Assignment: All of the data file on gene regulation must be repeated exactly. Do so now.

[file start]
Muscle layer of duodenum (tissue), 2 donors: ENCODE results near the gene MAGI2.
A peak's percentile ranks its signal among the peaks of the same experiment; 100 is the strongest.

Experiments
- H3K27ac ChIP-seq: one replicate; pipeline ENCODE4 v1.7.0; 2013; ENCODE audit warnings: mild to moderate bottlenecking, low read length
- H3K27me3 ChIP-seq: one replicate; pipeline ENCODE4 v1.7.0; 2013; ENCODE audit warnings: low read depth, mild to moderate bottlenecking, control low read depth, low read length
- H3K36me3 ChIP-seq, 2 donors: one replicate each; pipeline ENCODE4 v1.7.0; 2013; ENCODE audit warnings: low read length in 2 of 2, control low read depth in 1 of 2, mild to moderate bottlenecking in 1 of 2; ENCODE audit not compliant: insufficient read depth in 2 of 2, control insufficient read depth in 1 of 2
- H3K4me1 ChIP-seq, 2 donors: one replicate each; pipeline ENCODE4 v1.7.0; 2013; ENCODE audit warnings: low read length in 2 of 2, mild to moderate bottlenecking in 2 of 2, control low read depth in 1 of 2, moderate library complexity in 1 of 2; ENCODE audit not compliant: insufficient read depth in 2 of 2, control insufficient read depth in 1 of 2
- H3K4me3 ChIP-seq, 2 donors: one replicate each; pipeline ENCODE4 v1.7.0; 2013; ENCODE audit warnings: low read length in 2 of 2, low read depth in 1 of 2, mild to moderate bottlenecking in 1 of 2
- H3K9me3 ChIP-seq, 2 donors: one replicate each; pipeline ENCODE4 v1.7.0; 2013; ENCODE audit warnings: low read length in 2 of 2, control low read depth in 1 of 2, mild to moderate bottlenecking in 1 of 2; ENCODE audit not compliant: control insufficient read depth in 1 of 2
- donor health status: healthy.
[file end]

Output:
Muscle layer of duodenum (tissue), 2 donors: ENCODE results near the gene MAGI2.
A peak's percentile ranks its signal among the peaks of the same experiment; 100 is the strongest.

Experiments
- H3K27ac ChIP-seq: one replicate; pipeline ENCODE4 v1.7.0; 2013; ENCODE audit warnings: mild to moderate bottlenecking, low read length
- H3K27me3 ChIP-seq: one replicate; pipeline ENCODE4 v1.7.0; 2013; ENCODE audit warnings: low read depth, mild to moderate bottlenecking, control low read depth, low read length
- H3K36me3 ChIP-seq, 2 donors: one replicate each; pipeline ENCODE4 v1.7.0; 2013; ENCODE audit warnings: low read length in 2 of 2, control low read depth in 1 of 2, mild to moderate bottlenecking in 1 of 2; ENCODE audit not compliant: insufficient read depth in 2 of 2, control insufficient read depth in 1 of 2
- H3K4me1 ChIP-seq, 2 donors: one replicate each; pipeline ENCODE4 v1.7.0; 2013; ENCODE audit warnings: low read length in 2 of 2, mild to moderate bottlenecking in 2 of 2, control low read depth in 1 of 2, moderate library complexity in 1 of 2; ENCODE audit not compliant: insufficient read depth in 2 of 2, control insufficient read depth in 1 of 2
- H3K4me3 ChIP-seq, 2 donors: one replicate each; pipeline ENCODE4 v1.7.0; 2013; ENCODE audit warnings: low read length in 2 of 2, low read depth in 1 of 2, mild to moderate bottlenecking in 1 of 2
- H3K9me3 ChIP-seq, 2 donors: one replicate each; pipeline ENCODE4 v1.7.0; 2013; ENCODE audit warnings: low read length in 2 of 2, control low read depth in 1 of 2, mild to moderate bottlenecking in 1 of 2; ENCODE audit not compliant: control insufficient read depth in 1 of 2
- donor health status: healthy.